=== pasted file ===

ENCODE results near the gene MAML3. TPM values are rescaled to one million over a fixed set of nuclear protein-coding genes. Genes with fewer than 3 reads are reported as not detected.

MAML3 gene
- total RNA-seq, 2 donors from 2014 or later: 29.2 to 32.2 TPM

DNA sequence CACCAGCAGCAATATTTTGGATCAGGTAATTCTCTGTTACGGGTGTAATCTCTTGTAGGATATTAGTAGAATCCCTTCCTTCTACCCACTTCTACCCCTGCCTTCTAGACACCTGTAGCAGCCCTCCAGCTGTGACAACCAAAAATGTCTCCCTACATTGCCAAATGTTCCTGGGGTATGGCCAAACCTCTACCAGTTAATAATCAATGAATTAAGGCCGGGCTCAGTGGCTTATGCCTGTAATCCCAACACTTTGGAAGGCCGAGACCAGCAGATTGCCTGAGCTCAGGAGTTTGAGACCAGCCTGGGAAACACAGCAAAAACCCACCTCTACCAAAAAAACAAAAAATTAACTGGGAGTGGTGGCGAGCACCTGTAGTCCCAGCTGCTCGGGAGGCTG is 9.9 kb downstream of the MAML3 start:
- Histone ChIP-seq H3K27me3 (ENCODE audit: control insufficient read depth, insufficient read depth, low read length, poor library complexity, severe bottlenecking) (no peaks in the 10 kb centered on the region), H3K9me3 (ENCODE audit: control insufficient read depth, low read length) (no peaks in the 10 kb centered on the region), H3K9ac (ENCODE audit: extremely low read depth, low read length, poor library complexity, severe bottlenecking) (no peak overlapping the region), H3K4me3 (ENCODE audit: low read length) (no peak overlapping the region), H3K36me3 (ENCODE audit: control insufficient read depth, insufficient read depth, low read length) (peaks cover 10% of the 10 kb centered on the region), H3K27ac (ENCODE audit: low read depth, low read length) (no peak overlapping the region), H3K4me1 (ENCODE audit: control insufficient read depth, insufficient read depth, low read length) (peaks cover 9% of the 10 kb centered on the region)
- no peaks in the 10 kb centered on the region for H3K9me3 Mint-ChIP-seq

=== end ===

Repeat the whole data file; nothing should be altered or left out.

ENCODE results near the gene MAML3. TPM values are rescaled to one million over a fixed set of nuclear protein-coding genes. Genes with fewer than 3 reads are reported as not detected.

MAML3 gene
- total RNA-seq, 2 donors from 2014 or later: 29.2 to 32.2 TPM

DNA sequence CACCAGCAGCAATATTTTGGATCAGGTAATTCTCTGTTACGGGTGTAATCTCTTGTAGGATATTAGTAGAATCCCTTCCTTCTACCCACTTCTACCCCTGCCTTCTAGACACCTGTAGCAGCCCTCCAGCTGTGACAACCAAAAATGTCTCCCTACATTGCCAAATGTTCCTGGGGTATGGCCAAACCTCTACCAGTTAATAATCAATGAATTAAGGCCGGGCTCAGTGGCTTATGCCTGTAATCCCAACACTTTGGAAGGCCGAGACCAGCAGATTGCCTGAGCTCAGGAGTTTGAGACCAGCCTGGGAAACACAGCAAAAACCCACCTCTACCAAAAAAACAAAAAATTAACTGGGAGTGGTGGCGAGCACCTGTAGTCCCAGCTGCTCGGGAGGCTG is 9.9 kb downstream of the MAML3 start:
- Histone ChIP-seq H3K27me3 (ENCODE audit: control insufficient read depth, insufficient read depth, low read length, poor library complexity, severe bottlenecking) (no peaks in the 10 kb centered on the region), H3K9me3 (ENCODE audit: control insufficient read depth, low read length) (no peaks in the 10 kb centered on the region), H3K9ac (ENCODE audit: extremely low read depth, low read length, poor library complexity, severe bottlenecking) (no peak overlapping the region), H3K4me3 (ENCODE audit: low read length) (no peak overlapping the region), H3K36me3 (ENCODE audit: control insufficient read depth, insufficient read depth, low read length) (peaks cover 10% of the 10 kb centered on the region), H3K27ac (ENCODE audit: low read depth, low read length) (no peak overlapping the region), H3K4me1 (ENCODE audit: control insufficient read depth, insufficient read depth, low read length) (peaks cover 9% of the 10 kb centered on the region)
- no peaks in the 10 kb centered on the region for H3K9me3 Mint-ChIP-seq